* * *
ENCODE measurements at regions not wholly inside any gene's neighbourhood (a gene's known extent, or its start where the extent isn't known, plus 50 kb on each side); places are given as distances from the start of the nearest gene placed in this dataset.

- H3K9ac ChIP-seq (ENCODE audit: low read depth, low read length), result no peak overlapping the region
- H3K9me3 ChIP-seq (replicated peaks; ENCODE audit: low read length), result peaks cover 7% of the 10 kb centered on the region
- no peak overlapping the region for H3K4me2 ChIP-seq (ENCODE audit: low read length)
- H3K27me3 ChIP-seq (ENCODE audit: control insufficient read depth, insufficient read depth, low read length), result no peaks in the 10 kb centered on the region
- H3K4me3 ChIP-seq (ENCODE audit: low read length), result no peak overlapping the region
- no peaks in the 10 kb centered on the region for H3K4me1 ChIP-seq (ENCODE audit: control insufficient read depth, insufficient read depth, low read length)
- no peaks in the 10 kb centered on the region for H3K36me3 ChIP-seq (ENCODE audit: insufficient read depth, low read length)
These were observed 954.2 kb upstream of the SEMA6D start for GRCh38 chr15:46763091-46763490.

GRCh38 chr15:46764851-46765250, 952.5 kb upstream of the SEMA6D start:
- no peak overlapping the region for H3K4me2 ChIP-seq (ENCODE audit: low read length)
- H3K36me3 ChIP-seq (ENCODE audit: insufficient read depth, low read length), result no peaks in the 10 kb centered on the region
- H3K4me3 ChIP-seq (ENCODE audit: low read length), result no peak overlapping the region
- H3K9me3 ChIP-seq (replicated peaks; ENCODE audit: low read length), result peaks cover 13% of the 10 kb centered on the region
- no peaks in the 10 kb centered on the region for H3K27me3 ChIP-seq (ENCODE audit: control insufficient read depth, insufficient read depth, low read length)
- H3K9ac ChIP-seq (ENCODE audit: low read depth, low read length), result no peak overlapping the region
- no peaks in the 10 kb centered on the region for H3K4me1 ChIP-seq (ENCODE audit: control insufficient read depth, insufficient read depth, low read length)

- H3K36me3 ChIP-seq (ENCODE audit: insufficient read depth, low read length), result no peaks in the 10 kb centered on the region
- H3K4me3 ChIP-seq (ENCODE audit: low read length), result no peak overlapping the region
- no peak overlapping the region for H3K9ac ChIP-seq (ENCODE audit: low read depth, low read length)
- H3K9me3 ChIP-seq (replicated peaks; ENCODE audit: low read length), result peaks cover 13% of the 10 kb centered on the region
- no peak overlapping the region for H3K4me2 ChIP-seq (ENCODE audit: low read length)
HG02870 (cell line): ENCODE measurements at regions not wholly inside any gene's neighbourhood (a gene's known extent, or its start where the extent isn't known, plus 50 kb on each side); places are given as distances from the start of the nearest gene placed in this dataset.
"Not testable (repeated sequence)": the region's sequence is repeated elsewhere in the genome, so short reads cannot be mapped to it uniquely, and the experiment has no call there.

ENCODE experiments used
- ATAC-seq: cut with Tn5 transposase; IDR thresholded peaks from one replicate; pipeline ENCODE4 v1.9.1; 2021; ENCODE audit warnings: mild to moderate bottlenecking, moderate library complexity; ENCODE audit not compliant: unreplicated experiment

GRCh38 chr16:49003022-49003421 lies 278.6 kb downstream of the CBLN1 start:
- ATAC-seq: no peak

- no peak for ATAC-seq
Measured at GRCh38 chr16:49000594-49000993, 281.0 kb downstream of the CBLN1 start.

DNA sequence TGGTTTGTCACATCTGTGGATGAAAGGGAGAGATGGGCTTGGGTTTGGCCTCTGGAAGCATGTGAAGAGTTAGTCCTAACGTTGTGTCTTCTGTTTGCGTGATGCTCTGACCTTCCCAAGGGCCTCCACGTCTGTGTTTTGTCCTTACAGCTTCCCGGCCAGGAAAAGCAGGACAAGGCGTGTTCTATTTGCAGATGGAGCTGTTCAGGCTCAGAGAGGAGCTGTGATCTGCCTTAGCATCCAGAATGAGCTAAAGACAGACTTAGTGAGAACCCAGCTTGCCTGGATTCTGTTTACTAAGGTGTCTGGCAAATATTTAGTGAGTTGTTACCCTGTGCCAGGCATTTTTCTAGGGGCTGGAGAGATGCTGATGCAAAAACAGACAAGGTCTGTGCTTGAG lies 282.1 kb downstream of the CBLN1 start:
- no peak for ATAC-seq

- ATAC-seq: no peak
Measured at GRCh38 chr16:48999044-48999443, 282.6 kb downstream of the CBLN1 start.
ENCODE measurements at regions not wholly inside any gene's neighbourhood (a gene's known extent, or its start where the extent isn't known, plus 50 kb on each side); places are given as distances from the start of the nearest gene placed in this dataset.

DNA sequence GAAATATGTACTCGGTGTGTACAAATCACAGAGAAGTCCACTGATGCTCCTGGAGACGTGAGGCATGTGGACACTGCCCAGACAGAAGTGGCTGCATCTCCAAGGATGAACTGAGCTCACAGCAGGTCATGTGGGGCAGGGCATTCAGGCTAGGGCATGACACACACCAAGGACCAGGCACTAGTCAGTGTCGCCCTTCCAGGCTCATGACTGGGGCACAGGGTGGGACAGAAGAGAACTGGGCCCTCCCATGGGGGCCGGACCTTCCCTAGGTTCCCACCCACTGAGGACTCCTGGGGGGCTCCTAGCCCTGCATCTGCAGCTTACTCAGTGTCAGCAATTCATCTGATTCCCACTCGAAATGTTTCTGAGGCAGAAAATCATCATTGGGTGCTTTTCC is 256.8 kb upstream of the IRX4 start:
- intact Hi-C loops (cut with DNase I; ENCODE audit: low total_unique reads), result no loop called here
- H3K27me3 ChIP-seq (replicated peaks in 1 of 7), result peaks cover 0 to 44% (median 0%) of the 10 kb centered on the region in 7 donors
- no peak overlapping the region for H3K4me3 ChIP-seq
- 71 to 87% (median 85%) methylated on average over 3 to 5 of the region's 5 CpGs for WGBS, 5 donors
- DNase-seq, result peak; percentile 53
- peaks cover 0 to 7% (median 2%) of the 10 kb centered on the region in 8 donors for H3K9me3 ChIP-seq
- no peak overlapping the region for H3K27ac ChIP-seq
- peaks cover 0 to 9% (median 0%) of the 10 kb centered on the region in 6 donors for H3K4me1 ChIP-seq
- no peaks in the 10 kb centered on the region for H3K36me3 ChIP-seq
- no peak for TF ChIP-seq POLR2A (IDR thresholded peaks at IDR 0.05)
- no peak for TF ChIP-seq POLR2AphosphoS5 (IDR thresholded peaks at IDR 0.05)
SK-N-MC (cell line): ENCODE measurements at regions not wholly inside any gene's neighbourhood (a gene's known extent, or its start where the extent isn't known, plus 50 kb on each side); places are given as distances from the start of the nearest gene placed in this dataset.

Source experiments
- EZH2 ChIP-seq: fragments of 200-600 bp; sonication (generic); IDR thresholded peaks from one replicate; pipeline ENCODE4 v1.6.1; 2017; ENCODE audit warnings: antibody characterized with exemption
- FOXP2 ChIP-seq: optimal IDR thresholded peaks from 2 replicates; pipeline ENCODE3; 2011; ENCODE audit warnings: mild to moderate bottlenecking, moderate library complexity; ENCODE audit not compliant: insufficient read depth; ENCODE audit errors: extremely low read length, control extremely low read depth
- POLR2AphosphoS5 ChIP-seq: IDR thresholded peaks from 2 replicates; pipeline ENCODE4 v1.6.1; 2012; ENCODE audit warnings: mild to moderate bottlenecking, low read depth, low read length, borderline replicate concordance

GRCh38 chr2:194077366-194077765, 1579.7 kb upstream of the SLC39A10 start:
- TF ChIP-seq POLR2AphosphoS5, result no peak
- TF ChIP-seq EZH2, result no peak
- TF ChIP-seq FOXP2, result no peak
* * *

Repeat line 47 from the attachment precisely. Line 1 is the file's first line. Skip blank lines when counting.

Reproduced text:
- no peak for TF ChIP-seq POLR2AphosphoS5 (IDR thresholded peaks at IDR 0.05)